Common Mistakes that Can Affect IR35 Rules

02 Feb 2023

IR35, or off-payroll working as it is commonly known, relates to contractors and how they work. The purpose of IR35 is to prevent contractors from working like employees while also benefiting from the advantages of contract working. If you are deemed as working ‘inside IR35,’ it means that HMRC views you as working as an employee. If you are ‘outside IR35’, where contractors want to be, you are deemed self-employed.

How do you define self-employment?

According to the HMRC, ‘a person is self-employed if they run their business for themselves and take responsibility for its success or failure.’ If you hire a self-employed contractor, they take full responsibility for their taxes etc. A person can be both a contractor and an employee. For instance, they may work part time as a contractor while being in part time employment the remainder of the time for another company. Many considerations take place when defining the status of a contractor. For instance, a self-employed person will usually bid for work rather than being invited for a formal interview. They will submit invoices to get paid for their work and take responsibility for their own National Insurance and tax. Self-employed contractors will not be under direct supervision, will work on their initiative, and will not receive sick pay. It is vital that you keep this in mind when hiring contractors and ensuring you meet the IR35 requirements set by HMRC.

Inside or Outside IR35?

IR35 now affects all businesses and navigating around can be a minefield. It is crucial that employers understand the definition and what they can and can’t do, as they will likely face scrutiny by HMRC. These are some common mistakes made by employers that can end up affecting contractor status.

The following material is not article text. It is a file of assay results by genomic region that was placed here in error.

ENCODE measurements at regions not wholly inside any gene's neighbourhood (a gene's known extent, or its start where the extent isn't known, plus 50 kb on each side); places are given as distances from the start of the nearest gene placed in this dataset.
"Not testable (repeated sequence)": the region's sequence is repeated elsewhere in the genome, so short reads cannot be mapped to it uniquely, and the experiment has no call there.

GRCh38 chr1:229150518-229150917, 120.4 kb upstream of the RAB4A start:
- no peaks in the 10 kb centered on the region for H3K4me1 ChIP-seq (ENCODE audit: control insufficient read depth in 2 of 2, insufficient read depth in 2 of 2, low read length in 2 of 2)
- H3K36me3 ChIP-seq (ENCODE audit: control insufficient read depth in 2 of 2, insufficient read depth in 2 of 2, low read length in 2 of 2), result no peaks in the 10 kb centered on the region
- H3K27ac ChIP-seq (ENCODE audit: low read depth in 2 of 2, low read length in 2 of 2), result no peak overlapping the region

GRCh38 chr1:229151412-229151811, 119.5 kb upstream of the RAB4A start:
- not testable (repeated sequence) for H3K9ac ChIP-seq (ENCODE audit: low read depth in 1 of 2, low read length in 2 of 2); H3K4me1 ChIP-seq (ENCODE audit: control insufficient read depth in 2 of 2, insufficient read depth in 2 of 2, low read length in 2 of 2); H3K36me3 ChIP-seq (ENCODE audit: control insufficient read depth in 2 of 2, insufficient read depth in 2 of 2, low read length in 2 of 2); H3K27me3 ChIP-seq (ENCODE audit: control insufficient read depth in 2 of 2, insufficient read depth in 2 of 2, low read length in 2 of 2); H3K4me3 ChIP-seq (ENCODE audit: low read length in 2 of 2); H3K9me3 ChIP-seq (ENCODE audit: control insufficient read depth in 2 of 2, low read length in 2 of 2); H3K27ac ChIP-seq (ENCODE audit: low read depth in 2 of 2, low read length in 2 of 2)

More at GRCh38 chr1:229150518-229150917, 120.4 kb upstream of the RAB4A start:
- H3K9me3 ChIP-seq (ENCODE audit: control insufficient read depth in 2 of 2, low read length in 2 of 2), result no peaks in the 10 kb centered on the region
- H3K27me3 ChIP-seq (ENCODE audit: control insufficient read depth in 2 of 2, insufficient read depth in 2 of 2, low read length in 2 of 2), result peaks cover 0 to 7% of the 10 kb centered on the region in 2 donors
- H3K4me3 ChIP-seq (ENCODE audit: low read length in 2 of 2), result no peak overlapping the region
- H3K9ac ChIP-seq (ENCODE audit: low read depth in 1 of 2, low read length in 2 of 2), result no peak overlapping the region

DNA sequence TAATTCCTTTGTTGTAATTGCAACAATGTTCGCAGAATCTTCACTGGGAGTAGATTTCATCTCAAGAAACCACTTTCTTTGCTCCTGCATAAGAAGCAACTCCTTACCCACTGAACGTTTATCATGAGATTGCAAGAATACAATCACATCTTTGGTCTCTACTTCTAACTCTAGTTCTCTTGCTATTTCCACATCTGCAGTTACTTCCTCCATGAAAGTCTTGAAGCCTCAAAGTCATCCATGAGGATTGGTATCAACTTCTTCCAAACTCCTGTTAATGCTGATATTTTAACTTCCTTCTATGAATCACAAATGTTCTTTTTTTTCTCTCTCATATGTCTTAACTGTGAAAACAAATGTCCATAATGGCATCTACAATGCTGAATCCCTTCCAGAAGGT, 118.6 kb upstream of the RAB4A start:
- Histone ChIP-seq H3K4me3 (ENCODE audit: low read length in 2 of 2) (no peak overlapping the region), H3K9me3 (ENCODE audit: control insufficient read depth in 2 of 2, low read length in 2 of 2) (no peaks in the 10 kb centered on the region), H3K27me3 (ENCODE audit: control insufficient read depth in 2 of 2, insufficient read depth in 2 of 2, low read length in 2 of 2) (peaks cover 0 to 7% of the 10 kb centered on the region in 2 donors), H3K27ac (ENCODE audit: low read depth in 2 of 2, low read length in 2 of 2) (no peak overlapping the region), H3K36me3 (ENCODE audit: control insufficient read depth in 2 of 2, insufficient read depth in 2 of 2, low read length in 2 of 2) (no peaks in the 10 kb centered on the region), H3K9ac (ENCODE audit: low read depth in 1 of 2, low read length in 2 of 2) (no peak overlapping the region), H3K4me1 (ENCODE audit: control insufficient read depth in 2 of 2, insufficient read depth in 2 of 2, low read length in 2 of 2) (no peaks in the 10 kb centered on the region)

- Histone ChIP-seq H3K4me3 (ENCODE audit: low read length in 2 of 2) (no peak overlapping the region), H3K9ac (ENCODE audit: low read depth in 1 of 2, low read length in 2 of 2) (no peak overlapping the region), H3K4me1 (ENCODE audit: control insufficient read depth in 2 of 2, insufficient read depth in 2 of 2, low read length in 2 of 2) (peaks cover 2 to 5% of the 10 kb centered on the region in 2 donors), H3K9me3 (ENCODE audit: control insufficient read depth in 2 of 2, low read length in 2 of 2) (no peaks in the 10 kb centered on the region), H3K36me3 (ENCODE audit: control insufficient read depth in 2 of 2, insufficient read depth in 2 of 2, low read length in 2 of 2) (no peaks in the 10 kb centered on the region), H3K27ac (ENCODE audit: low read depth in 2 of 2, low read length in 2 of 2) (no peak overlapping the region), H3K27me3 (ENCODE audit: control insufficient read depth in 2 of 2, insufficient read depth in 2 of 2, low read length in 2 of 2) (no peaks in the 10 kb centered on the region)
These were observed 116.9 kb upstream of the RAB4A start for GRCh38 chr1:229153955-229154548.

• Using wrong terms – understandably, you want your contractor to be part of your team, but you should refrain from referring to them as ‘staff, employee,’ etc. – especially in formal communication. If HMRC decides to do a spot check, this error would instantly signify that the contractor is operating inside IR35.
  • Setting shift patterns – there could be reason for HMRC to question IR35 status if you have set shift patterns for your contractors. It is not to say that contractors can come and go as they please, but generally, they would work within a set period, and it would be their discretion to manage this.
  • Office working – unless there is a specific reason for it, contractors usually wouldn’t be forced to work in an office. Instead, they would be allowed to work flexibly.
  • Company benefits – contractors should not benefit from the same perks as employees. For instance, they shouldn’t receive overtime rates, pensions, paid sick leave, etc. If you are offering this, you best be prepared to answer questions as to why during your audit.
  • Hours worked v project outcomes – although finance will need to know hours worked, it is also a good idea to ask contractors to record their project outcomes. It will reassure HMRC that they are operating differently from employees.
  • Staff events – although it is a nice idea to include contractors in team events, you should avoid inviting them to company-specific events – unless it is made clear that they are a contractor.

There are a lot of hurdles to overcome with IR35, especially since the recent changes are relatively new. However, if you are looking for contractors and want to ensure they are outside IR35, we can help through our dedicated outsourcing service. Contact us today at



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